Bill Lawrence Wilde L-202TN Review / L202TN Noiseless Tele Neck Pickup

Discussion in 'Just Pickups' started by AxemanVR, Sep 6, 2018.

  1. AxemanVR

    AxemanVR Friend of Leo's Ad Free Member

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    I actually bought my Bill Lawrence L-202TN pickup (wildepickups.com) a couple years ago...

    Bill Lawrence L202TN.jpg

    ...but since it's such an outstanding design I decided to give it a proper long term review.

    First a short synopsis of how I ended up with the L-202TN...

    My 1996 Fender Standard Telecaster had gone through several pickup changes, but after one unfortunate gig in a room with an obnoxious amount of electrical interference I decided I needed a Tele style guitar that was resistant to such a catastrophically noisy situation.

    I had been searching for the perfect "noiseless" pickup for years and tried pretty much every Fender version, including their "Vintage Noiseless", "N3" and "Samarium Cobalt Noiseless" (SCN) sets. I also tried a set of Seymour Duncan "Vintage Stack" noiseless pickups.

    Side note #1: The SCN pickups were actually designed by Bill Lawrence for Fender.

    Here's my 1996 Std Tele in its current form (with a Roland GK-2 Synthesizer pickup also attached to it):

    IMG_0546.JPG
    IMG_0547.JPG

    Anyway, I really like the Samarium Cobalt Noiseless bridge pickup, so I kept that one, but the SCN neck pickup (along with all the other noiseless neck pickups I tried) sounded rather dull and lifeless to me, so I gave Bill Lawrence's L-202TN a try and was greeted with a dynamic openness, clarity and warmth the other noiseless pickups definitely lacked (all important factors for getting an authentic single coil tone in my book). Don't get me wrong, the others didn't necessarily sound "terrible", they just didn't sound like a great single coil either (at least not close enough for me).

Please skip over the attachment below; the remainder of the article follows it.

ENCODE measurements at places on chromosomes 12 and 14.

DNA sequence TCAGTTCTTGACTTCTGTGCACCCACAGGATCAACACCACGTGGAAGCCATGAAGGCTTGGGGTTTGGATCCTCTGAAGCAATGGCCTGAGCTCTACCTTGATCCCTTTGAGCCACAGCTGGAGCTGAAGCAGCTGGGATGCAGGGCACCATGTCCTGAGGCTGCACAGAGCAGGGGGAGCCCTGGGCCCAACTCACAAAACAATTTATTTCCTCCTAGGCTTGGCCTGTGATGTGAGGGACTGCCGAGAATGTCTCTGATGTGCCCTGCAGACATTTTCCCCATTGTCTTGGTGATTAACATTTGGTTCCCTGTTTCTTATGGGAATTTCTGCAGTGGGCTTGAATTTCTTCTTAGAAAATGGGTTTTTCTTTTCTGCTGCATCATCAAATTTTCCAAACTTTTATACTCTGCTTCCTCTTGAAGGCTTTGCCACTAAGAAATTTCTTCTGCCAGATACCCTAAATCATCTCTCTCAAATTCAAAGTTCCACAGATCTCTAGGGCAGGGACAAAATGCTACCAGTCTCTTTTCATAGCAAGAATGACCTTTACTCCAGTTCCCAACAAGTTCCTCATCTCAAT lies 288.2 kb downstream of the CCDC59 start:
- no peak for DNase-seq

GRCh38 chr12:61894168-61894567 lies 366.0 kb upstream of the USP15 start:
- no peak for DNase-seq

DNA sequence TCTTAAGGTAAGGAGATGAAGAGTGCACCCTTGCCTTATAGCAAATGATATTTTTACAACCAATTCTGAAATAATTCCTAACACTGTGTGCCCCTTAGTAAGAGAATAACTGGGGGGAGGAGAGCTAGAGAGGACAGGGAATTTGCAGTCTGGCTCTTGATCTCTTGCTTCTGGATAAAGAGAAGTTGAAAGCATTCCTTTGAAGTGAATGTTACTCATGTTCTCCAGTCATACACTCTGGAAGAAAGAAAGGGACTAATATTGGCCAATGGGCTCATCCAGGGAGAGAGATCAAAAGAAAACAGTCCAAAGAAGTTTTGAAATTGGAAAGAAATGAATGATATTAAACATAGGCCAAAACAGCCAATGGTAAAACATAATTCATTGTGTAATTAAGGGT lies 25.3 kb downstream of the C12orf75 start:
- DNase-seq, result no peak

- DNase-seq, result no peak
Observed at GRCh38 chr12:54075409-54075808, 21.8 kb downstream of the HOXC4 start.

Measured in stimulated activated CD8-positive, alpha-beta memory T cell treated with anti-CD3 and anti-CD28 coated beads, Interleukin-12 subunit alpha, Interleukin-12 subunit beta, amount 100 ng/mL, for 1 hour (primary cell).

What actually led me to posting this particular review at this particular time were several positive reviews I've read on Fender's "Gen 4" noiseless pickups and I found myself tempted to giving them a try - but then I played my Bill Lawrence equipped Tele once again and concluded that the Gen 4's couldn't possibly be much better (and were probably based on Bill's designs anyway). Besides, the Fender Gen 4's easily cost 30% more than the Wilde Bill Lawrence pickups, so the Gen 4's just will have to wait for the time being.

    The L-202TN is comparable to an average single coil Tele neck pickup as far as output goes and it actually matches perfectly with the Samarium Cobalt Tele bridge pickup.

    Side note #2: While pickup height in relation to the strings is often an important factor, as it pertains to the L-202TN there appears to be a somewhat critical range in order to best focus and capture the string vibrations in the most optimal way and little tweaks seem to make huge differences.

    I would describe my L-202TN as having a "flutey" tone that is smooth and warm but not at all muddy or indistinct like other stacks I've tried. It's nicely woody and hollow with a crisp picking attack, ala Stevie Ray Vaughn's "Little Wing" sound, something that a really good Tele single coil neck pickup sometimes - but not always - possesses (and yes I know SRV played a Strat). By "hollow" I mean it has a clear, airy, transparent 3-dimensional tone that many of us ultimately covet. In fact it has an uncanny resemblance to the Fender American "Pure Vintage '64 Tele" neck pickup in my 2006 Fender Highway One Telecaster and I must admit that I'm not entirely sure if I could tell which is which in a blind tone test.

    It works well for both sweet, ringing, full-bodied strumming and rich, silky-smooth leads. It takes to overdrive and lower levels of distortion very well (which is possibly a positive side effect of having certain humbucker characteristics), providing a "Santana-like" fullness and sustain. Higher levels of distortion tend to make things murky and blurred, but I never use the neck pickup this way myself.

    So, in a nutshell, while I acknowledge that the L-202TN may teeter on the threshold of having certain humbucker qualities, it mostly feels more like a nice, fat single coil pickup since it retains that all-important sparkle and chime we all come to expect with a Tele... and that is something not easily "dialed in" otherwise.

    At this point I would like to add that I don't often use the Tele neck pickup on its own. For rhythm parts and cleaner leads I usually have it set to the middle position (neck+bridge) and for more soaring solos or aggressive power chording I switch to the bridge pickup only, but I find myself using the L-202TN on its own more and more these days and can now imagine further continuing this trend as time goes on.